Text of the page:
The UK pork market needs greater tariff protection in a no-deal Brexit to prevent British pig producers from being undercut by US and Canadian imports, says National Pig Association senior policy adviser Ed Barker.
With nearly two months until the end of October, all sectors are nervously eyeing their fate – and the British pig sector is no exception.
In March this year, the Government released its tariff schedules on imported animal products in the event of no deal.
Where the beef, lamb and poultry sectors would see significant import protections in place, and the egg and cereals sectors would have none at all, the pig sector would get what we can best describe as modest tariffs.
Averages tariffs would range from €9.4/100kg on fresh pork, to €20.6/100kg on fresh ham, with bacon somewhere in between.
In easier to understand terms, somewhere between 3-5 per cent, according to AHDB Pork.
Most significantly, these tariffs are not set under quota, something which is the case for other sectors.
This is significant, because in a no-deal scenario, every importing country is treated equally; Denmark would have the same access to our market as the USA.
As a result, it could be very easy for another country to buy up huge market share in the UK pork market, without restriction. This is of great concern.
AHDB analysis in March showed that pig prices in the US and Canada are very weak in comparison to the UK, averaging around 99p/kg in the US and around 92p/kg in Canada.
These returns are 43p/kg and 47p/kg below Great Britain, and it is therefore easy to see how a small tariff of 3-5 per cent and shipping costs could be absorbed into their costs of exporting, allowing a healthy profit.
The total cost could be around 33-39p/kg lower from the USA and Canada than British prices.
This is hardly insignificant, and leaves UK producers at the mercy of unlimited imports from outside the EU.
We have had assurance from Defra that the UK would insist on the same sanitary and phytosanitary (SPS) standards under World Trade Organisation (WTO) terms as the EU does in the event of no deal.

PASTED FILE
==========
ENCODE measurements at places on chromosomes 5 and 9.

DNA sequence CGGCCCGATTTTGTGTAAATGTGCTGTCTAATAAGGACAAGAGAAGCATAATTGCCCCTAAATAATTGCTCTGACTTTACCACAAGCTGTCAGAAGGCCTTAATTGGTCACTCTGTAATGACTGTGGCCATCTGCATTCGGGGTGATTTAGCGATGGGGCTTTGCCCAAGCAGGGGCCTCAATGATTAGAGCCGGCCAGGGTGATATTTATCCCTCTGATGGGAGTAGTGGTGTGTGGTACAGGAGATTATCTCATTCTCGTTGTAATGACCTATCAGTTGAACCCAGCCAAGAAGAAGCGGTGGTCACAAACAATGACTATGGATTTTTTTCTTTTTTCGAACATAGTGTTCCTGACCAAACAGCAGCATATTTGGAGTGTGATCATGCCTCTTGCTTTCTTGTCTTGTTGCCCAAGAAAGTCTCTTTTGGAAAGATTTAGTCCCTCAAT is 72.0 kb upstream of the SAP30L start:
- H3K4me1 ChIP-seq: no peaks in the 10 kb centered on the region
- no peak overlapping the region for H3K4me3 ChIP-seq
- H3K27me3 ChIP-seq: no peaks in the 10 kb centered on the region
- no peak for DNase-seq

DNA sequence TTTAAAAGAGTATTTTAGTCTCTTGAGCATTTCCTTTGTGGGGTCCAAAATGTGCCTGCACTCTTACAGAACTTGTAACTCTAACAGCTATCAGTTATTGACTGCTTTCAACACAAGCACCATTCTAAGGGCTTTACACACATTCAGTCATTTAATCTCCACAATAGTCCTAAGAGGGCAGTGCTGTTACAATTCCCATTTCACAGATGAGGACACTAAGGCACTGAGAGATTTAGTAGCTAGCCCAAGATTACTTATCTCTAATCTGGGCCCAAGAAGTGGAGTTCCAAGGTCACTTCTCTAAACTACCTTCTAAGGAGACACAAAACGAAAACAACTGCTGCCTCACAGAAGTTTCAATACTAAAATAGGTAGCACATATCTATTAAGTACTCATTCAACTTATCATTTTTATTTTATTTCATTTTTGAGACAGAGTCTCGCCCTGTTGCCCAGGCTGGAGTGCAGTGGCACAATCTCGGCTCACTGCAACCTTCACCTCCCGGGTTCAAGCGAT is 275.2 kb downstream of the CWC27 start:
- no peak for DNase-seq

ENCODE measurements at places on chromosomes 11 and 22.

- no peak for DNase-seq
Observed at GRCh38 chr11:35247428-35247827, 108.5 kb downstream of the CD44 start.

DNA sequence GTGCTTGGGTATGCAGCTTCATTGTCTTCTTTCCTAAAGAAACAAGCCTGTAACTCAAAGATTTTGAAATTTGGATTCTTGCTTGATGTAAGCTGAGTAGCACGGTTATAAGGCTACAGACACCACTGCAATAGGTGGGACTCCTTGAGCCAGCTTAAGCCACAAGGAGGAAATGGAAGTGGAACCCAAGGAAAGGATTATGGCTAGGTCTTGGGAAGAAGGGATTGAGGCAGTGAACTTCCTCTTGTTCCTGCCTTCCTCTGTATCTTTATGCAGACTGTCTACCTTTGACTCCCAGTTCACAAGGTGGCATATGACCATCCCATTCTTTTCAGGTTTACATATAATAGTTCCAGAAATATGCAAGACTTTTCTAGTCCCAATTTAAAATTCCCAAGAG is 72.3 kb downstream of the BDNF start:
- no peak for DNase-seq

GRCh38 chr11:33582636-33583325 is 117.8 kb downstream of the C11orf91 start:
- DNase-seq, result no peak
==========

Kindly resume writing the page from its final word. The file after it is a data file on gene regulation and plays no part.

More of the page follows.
This would at least provide some protection from North American producers who use ractopamine, and who must demonstrate ractopamine-free pork in their exports to the EU.
However, given the margin that is on offer, the additional checks are arguably still worth it.
This is why we believe at the very least, there should be tariff rate quotas placed upon pork imports in the event of no deal which match existing trade flows.
Failure to do so could see severe and irreversible consequences, no matter how unintended they may be.
We must also remember the small matter of a trade ‘disagreement’ that is taking place between the USA and China – the net result being more US pork floating on world markets.
On the other side, we also have to consider exports.
As with all livestock sectors, the British pig sector would be majorly compromised if we are to lose EU market access due to prohibitively high tariffs and inspection processes in a no-deal scenario.
Last year, around half of all of our pork exports went to the EU, with a total value of around £200m.
Central to this is the cull sow trade, which has no other outlet than the EU market. We are not set up to slaughter and process sows here, nor do we have the market for sow meat.
Although exporters have looked outside of Europe for this trade, no customers have come forward.
The EU is our only realistic market for these animals, and a no-deal Brexit severely undermines that. We have, however, had a positive story to tell on exports outside of the EU.
With more and more demand from China for European pork, 2019 has been breaking all sorts of records for pork exports.
It does at least give us a blueprint for a more optimistic, longer-term trade balance – especially in less popular cuts of pork – but we cannot expect the sector to adjust overnight to the loss of half our existing market.
And we must consider the sustainability of the Chinese market, which so many countries are competing for.
There are huge numbers of poultry sheds being constructed due to an expected shift in protein consumption towards chicken, and we have to question how long will it take China to eliminate ASF from their herd.
While we have different stories to tell of the risks of no deal, all livestock sectors must continue to deliver a common message in what will be likely be a tumultuous few months.
Ed can be found tweeting at @edbarkerpig